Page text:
Kakko may have been the No.2 pick in June, but he could be more productive this season than his New Jersey rival. Kakko dominated last year while playing against men in Finland's top league. He's skilled, strong and fearless with a hockey IQ that's top of the chart. The Rangers might not contend for the postseason in 2019-20, but that won't stop Kakko from posting a 50-point season (or more). Think Gabriel Landeskog in his first year. Kakko should be an impact player from the moment he steps on NHL ice and will be given every opportunity to show that off on the Blueshirts' top line.
Cale Makar, D, Colorado Avalanche
The 2018-19 Hobey Baker winner stepped straight into the NHL playoffs last season and not only held his own but delivered four points in six games. Makar skates like the wind and is a wizard with the puck. He'll be on the Avs' top pairing and run the top power-play unit with studs like Mikko Rantanen, Nathan MacKinnon and Gabriel Landeskog this year. Fifty points is a distinct possibility, and so is the Calder. One word: Stud.
Elvis Merzlikins, G, Columbus Blue Jackets
I love this guy. Elvis is athletic and acrobatic with the swagger of an absolute stud. His game tends to have ups and downs, but he always seems to come through in big moments. Elvis has twice been named the top tender in the top Swiss league and has stood on his head for Team Latvia at the World Championships. The Blue Jackets will give this Mike Palmateer clone (you're welcome, Leafs' fans) every chance to earn at least a platoon role with Joonas Korpisalo this season, although Joonas is the so-called top dog heading into camp. I'm looking forward to watching this cocky Latvian shake up the NHL.
Sam Steel, C, Anaheim Ducks
Steel is a small, fast, hard-nosed pivot who's the heir apparent to Ryan Getzlaf as the Quacks' top center. This season, his vision, skill, and intensity, coupled with a new era in Anaheim, will thrust Steel squarely into a role on the second line. Look out if he gets decent wingers. Fearless prediction? How about 40-45 points with room for more if he skates with Rickard Rakell.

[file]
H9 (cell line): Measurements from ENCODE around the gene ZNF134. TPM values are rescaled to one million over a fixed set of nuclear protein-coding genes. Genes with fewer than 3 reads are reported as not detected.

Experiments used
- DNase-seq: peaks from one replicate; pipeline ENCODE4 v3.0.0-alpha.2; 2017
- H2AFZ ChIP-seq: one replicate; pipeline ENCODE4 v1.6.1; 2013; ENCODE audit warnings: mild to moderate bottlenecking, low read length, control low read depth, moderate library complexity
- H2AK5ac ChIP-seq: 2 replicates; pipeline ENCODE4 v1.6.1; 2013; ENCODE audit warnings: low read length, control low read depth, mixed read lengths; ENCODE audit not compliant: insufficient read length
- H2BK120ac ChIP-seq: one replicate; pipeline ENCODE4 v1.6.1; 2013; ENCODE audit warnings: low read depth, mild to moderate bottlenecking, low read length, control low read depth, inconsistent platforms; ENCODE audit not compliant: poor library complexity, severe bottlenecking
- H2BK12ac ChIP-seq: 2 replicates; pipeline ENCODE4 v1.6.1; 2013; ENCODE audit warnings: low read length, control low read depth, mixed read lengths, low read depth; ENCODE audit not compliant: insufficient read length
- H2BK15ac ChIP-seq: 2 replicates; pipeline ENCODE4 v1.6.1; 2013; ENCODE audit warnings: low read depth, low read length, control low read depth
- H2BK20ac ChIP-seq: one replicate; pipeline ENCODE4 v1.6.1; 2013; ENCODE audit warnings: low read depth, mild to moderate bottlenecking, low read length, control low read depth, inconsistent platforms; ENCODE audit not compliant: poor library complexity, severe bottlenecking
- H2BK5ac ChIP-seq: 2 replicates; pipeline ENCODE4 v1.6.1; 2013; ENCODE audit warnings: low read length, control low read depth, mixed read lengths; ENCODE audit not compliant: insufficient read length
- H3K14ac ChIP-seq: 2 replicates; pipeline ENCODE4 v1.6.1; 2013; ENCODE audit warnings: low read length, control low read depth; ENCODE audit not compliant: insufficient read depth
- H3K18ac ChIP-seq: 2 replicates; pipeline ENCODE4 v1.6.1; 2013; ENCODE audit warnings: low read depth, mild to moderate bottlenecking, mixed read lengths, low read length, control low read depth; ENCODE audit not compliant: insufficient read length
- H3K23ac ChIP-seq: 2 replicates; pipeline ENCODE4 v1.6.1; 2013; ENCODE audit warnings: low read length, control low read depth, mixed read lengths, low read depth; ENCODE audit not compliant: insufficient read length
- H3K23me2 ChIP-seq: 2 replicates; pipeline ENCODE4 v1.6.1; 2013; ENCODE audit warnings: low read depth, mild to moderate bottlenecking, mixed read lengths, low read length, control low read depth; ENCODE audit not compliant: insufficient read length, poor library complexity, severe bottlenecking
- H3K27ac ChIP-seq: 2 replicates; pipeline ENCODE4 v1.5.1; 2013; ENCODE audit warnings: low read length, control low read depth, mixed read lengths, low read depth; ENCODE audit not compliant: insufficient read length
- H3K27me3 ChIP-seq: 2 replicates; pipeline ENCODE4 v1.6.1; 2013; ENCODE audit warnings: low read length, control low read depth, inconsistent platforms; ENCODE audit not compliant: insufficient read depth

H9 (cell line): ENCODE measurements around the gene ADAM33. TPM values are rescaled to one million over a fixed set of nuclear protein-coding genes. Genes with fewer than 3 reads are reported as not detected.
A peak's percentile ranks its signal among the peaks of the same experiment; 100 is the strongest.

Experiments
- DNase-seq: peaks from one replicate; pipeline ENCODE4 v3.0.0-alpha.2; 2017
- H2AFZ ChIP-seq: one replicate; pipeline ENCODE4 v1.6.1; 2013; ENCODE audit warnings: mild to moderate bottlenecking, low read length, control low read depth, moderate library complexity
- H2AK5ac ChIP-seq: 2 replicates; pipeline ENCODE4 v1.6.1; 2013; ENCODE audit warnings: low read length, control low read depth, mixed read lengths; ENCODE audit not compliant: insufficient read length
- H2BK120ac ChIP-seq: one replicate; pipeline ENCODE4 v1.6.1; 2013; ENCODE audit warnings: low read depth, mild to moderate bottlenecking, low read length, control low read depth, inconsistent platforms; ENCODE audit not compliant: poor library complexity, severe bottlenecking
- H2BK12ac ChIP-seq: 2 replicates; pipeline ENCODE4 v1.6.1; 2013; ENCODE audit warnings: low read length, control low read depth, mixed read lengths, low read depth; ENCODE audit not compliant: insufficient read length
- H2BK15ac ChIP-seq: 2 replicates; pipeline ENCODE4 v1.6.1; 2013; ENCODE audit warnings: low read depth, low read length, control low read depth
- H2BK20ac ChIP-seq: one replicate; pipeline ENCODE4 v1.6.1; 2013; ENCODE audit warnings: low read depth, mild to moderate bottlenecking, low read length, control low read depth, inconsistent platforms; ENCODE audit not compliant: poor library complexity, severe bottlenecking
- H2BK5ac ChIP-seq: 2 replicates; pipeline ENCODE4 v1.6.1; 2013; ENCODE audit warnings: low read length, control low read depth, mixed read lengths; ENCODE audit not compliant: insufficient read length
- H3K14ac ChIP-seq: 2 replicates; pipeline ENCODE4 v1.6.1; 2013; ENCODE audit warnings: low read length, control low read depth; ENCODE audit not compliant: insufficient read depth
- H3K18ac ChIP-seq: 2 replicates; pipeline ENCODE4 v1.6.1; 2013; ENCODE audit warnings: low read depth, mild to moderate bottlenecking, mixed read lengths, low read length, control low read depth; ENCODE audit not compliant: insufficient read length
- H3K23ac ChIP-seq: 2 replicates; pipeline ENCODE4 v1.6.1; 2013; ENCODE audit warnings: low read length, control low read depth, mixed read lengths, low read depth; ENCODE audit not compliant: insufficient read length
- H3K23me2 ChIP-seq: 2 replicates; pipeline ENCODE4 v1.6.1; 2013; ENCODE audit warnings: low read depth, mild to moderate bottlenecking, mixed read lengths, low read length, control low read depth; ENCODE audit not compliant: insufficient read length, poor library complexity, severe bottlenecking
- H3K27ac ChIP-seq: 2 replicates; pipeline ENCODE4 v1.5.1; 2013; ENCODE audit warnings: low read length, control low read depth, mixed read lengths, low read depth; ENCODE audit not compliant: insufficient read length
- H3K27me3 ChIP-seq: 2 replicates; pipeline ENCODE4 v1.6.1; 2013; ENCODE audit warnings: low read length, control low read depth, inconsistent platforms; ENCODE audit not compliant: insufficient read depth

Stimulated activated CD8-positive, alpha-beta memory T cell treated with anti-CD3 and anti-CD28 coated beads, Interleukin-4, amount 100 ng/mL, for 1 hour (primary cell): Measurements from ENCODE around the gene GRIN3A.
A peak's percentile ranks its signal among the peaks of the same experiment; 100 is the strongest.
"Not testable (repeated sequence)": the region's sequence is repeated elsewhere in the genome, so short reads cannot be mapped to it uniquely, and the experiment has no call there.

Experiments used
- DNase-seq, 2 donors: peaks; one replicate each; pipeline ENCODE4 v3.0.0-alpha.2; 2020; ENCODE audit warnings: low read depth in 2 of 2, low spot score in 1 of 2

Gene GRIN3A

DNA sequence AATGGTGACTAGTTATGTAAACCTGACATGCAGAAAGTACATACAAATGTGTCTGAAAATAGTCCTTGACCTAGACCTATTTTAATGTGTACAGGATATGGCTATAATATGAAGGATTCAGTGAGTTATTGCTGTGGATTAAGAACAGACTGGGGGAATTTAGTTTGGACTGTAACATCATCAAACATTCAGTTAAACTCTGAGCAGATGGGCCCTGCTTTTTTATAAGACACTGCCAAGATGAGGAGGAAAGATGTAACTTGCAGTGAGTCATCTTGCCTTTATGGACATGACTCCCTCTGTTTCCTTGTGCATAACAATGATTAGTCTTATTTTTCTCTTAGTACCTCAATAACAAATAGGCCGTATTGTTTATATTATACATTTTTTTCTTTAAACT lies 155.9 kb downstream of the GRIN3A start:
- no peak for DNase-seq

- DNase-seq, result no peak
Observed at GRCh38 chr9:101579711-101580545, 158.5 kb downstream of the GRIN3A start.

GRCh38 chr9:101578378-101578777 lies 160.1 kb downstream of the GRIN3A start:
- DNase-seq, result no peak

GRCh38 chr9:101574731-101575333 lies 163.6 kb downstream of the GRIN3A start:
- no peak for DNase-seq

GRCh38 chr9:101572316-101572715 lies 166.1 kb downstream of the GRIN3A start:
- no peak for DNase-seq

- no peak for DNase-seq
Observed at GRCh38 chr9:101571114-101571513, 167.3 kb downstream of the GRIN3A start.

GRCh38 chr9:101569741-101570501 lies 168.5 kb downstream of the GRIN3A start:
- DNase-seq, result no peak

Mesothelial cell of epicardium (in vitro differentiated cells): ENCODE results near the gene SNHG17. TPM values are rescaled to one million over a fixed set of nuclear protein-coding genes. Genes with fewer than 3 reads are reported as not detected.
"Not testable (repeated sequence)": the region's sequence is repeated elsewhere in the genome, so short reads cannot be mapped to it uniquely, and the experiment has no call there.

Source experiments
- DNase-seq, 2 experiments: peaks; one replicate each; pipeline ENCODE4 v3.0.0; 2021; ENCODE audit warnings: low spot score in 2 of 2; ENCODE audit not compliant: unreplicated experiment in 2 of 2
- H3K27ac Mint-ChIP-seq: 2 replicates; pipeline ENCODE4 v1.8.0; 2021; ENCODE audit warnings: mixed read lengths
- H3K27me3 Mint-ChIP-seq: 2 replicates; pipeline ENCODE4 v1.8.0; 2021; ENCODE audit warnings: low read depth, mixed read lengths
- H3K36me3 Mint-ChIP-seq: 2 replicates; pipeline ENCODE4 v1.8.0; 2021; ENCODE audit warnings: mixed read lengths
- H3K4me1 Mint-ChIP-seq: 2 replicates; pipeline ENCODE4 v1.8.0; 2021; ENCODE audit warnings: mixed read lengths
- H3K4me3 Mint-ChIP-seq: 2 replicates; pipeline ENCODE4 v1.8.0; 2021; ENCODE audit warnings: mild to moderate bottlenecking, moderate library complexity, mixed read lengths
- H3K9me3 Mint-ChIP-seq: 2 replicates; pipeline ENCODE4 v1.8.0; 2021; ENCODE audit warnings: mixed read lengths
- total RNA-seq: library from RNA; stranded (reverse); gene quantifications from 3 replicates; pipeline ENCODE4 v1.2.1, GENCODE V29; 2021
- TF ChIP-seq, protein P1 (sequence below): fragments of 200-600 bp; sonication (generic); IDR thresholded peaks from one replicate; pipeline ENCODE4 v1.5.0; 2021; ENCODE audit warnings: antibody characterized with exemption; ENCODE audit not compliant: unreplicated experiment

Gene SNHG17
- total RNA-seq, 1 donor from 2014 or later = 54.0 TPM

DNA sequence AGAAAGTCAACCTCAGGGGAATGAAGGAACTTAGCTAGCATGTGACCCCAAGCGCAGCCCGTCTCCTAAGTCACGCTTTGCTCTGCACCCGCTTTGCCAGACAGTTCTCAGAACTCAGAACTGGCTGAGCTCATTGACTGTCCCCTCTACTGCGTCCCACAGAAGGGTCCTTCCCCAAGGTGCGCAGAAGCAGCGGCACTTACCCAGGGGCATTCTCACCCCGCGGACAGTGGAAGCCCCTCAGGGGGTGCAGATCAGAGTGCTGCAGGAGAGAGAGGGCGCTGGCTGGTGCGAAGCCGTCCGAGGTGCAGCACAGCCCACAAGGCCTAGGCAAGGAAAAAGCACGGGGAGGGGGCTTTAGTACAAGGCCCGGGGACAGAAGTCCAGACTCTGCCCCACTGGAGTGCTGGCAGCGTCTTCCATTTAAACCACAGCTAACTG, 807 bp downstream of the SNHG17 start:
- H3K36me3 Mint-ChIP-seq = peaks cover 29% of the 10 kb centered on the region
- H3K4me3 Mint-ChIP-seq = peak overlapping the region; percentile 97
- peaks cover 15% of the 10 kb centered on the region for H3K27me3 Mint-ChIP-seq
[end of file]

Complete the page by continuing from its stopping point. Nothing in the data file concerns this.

Alexandre Texier, LW, Columbus Blue Jackets
Texier has blistering speed, mesmerizing moves, and opportunity — there's nothing better than that. Columbus has spots to fill because of Artemi Panarin's departure and Texier will be given a shot to earn a role. The usual caveats apply. He needs to put on muscle, he'll likely play on the wing rather than his natural center and he's playing for the volatile John Tortorella. However, Torts loves the Frenchman's "arrogance," so don't be surprised to see this talented kid end up on a scoring line this season.
Drake Batherson, RW, Ottawa Senators (could be on second line, but hard to excel in Canada's capital)
Erik Brannstrom, D, Ottawa Senators (hard to play great D on a crappy team, especially as a rookie)
Evan Bouchard, D, Edmonton Oilers (the Oil destroy prospects; hope they give him another year to develop)
Dante Fabbro, D, Nashville Predators (future stud will be brought along slowly)
Cody Glass, C, Vegas Golden Knights (thinks game is at elite level, but tough lineup to crack)
Denis Gurianov, LW, Dallas Stars (fourth-liner, but might Roope Hintz his way to second line by season's end)
Vitali Kravtsov, RW, New York Rangers (could end up the top rookie scorer on Broadway)
Karson Kuhlman, RW, Boston Bruins (buzzsaw could skate with Krejci, but get no PP time)
Martin Necas, RW, Carolina Hurricanes (talented and fast, but likely eased in on third line)
Victor Olofsson, LW/RW, Buffalo Sabres (better in AHL than on fourth line)
Nikolay Prokhorkin, LW, Los Angeles Kings (point-per-game KHLer could start on top line; I'm buying)
Jason Robertson, LW, Dallas Stars (Corey Perry complicates his chances)
Owen Tippett, RW, Florida Panthers (look out if he wins second-line role — this guy is a natural sniper)
Eeli Tolvanen, LW/RW, Nashville Predators (would boost offense, but hard to crack top-six)
Filip Zadina, RW, Detroit Red Wings (needs to dominate the AHL first)